The present invention similarly provides an optically detecting method which, however, utilizes scattered light unlike most of the conventional methods which utilize transmitted light. The method of this invention determines the end point more efficiently with higher sensitivity than heretofore possible. The coagulated blood plasma which is used for PT or PTT determinations is usually in the form of a slightly turbid agar and has light transmissivity which is not much lower than that of the plasma before coagulation, whereas similar comparison in respect of light scattering reveals a very distinct difference as shown in FIG. 2. Based on this fact, this invention has been accomplished with the expediency to be described below.
FIG. 2 shows the light scattering ability of a blood plasma with the lapse of time in the course of PT determination. The reagent is added at 0 (sec.) on the time axis. Curve B of FIG. 2, although a somewhat idealized representation like FIG. 1, shows that the clotting time can be determined much more advantageously by the detection of changes in the intensity of scattered light than by the detection of changes in light transmissivity. The portions a', b', c' and d' in FIG. 2 correspond to the portions a, b, c and d in FIG. 1.
This invention provides a system for detecting scattered light for PT and PTT determinations and also a method of effectively determining the end point. The principle on which the end point is determined according to this invention will be described with reference to FIG. 3.
Curve B' in FIG. 3, like Curve B in FIG. 2, represents variations in the intensity of light scattered by a test blood plasma as measured with the lapse of time, for example, for PT determination. Curve B' has a point CMAX at which the intensity of scattered light increases at the highest rate. The point CMAX can be interpreted to be the point where fibrin is formed at the highest velocity. Straight Line C tangent to Curve B' at the point CMAX is drawn, and Straight Line D is then drawn at a slope (tan α) one-fourth the slope (tan α) of Straight Line C. Straight Line D' tangent to Curve B' is drawn in parallel to Line D to determine the point P where the Line D' is tangent to Curve B'. The position TP of the tangent point P on the time axis is very proximate to the point where Curve B' starts to rise in any actual case and can therefore be regarded as the end point. Although tan β is taken as 1/4 of tan α as an example, tan β may generally be 1/n where n is 2, 3, 5 or the like without resulting in any substantial change. However, if n is close to 1, Line D' approaches Line C, hence meaningless, whereas if n increases to excess, Line D' approaches the time axis in parallel thereto, failing to specify the point P. Thus n should actually be in the range of from 2 to 5.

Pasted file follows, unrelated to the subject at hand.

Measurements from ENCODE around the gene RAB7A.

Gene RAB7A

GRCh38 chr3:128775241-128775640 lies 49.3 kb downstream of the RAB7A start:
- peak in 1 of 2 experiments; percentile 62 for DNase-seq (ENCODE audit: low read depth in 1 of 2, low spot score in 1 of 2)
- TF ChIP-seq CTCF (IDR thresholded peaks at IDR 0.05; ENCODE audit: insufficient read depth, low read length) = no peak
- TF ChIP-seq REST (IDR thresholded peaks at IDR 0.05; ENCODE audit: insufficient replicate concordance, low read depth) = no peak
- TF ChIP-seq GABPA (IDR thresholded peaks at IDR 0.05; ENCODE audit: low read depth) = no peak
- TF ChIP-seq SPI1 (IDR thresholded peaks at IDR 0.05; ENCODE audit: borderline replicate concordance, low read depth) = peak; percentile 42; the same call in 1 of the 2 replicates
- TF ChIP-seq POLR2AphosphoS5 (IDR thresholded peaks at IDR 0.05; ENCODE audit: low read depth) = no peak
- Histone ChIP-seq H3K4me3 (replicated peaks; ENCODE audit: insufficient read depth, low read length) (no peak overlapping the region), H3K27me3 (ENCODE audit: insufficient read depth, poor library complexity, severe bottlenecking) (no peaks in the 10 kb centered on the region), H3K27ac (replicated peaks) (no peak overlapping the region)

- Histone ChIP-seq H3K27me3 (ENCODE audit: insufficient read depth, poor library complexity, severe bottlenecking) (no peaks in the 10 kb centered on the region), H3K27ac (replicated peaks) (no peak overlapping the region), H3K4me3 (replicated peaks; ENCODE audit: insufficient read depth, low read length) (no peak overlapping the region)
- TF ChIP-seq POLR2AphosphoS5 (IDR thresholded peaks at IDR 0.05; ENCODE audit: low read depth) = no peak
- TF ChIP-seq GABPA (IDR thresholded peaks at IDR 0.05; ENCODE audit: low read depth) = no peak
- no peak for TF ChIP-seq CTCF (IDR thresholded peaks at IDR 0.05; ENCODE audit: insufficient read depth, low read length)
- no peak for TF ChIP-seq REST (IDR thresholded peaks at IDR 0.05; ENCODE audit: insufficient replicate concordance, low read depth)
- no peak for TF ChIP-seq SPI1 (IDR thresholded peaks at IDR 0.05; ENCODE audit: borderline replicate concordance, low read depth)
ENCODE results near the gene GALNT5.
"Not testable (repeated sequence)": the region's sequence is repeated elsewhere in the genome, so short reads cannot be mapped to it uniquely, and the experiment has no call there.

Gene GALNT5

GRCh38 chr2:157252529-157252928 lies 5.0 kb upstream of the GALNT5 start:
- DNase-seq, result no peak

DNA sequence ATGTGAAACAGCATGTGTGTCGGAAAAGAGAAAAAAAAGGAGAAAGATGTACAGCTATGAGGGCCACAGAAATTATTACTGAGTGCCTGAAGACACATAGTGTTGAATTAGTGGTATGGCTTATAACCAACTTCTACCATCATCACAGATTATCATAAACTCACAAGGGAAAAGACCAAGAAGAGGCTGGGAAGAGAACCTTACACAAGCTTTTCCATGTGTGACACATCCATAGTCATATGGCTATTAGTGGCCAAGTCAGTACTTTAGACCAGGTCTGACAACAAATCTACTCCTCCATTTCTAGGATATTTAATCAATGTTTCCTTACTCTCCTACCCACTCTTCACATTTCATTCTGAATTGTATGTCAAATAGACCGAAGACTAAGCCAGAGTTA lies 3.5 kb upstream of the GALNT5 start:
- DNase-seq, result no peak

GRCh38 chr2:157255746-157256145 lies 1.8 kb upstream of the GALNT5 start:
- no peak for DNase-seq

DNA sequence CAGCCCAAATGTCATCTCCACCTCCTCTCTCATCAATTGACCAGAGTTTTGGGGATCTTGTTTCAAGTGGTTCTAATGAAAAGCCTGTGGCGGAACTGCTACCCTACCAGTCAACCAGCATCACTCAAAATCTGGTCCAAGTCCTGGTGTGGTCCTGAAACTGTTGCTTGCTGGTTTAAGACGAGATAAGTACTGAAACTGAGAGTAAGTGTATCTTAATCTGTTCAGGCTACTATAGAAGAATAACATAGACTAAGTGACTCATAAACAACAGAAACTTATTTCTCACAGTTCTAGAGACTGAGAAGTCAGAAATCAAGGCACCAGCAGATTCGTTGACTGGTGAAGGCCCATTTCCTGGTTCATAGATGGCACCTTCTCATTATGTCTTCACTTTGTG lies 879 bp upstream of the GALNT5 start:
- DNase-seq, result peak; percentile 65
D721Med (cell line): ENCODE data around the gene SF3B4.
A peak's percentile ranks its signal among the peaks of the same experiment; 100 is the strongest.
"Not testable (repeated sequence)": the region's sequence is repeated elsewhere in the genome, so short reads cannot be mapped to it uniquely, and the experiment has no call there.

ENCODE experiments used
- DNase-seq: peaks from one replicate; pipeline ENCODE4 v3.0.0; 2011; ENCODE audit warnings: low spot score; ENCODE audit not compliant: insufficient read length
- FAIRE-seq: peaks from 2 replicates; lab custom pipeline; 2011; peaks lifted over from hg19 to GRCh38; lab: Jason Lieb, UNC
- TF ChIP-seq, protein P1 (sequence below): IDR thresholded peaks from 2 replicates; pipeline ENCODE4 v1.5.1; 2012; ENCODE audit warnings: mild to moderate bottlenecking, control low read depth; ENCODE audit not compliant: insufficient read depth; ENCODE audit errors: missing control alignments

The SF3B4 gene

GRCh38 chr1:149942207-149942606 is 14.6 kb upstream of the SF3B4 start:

The end point thus determined is more accurately approximate to the point of initiation of fibrin formation than the end point determined by any of the known methods and will not involve errors even when Curve B' slopes very gently due to an abnormal clotting factor.
The principle on which the end point is determined according to this invention has been described with reference to a diagram showing variations in the intensity or amount of scattered light as measured with the lapse of time. Curve B' is obtained by measuring the amounts of light scattered by the test blood plasma-reagent mixture by a light detector and recording the results on a recorder as converted to electric signals. According to this invention, the electric signals are further converted by analog-digital converter into digital data, which is processed by computer, a microcomputer or like operation means to determine the end point.
A measuring start instruction is first given to the computer as by a switch to set the time to T0, in i.e. 0 (in FIG. 3). The scattered light signals in the digital form (FIG. 4, F) are fed to the computer at equal, i.e. specified, time interval. Good results are available with the cycle of signal input set, for example, at about 10 m. sec. The computer calculates the difference between two values of input data which are adjacent to each other with respect to time, and successively stores the results in memory. The computer observes progressive increase of the calculated differences to a maximum and the subsequent decrease, and when the maximum value (at time=TM in FIG. 3) is detected, the feed of input to the computer is discontinued. Subsequently the address of the memory storing the value corresponding to 1/4 the maximum value is located. The value 1/4 may alternatively be 1/2 or 1/3 as already stated. Since the data is stored in the memory at equal time interval, the address of the memory can also indicate the time. The time indicated by the memory address is of the same meaning as the time TP indicating the end point.
As is well known, the operation described before can be practiced by a computer and is easily programmable in several ways. However, nothing prior to the disclosure of this invention has revealed that blood coagulation tests can be accurately performed by the combination of the techniques described.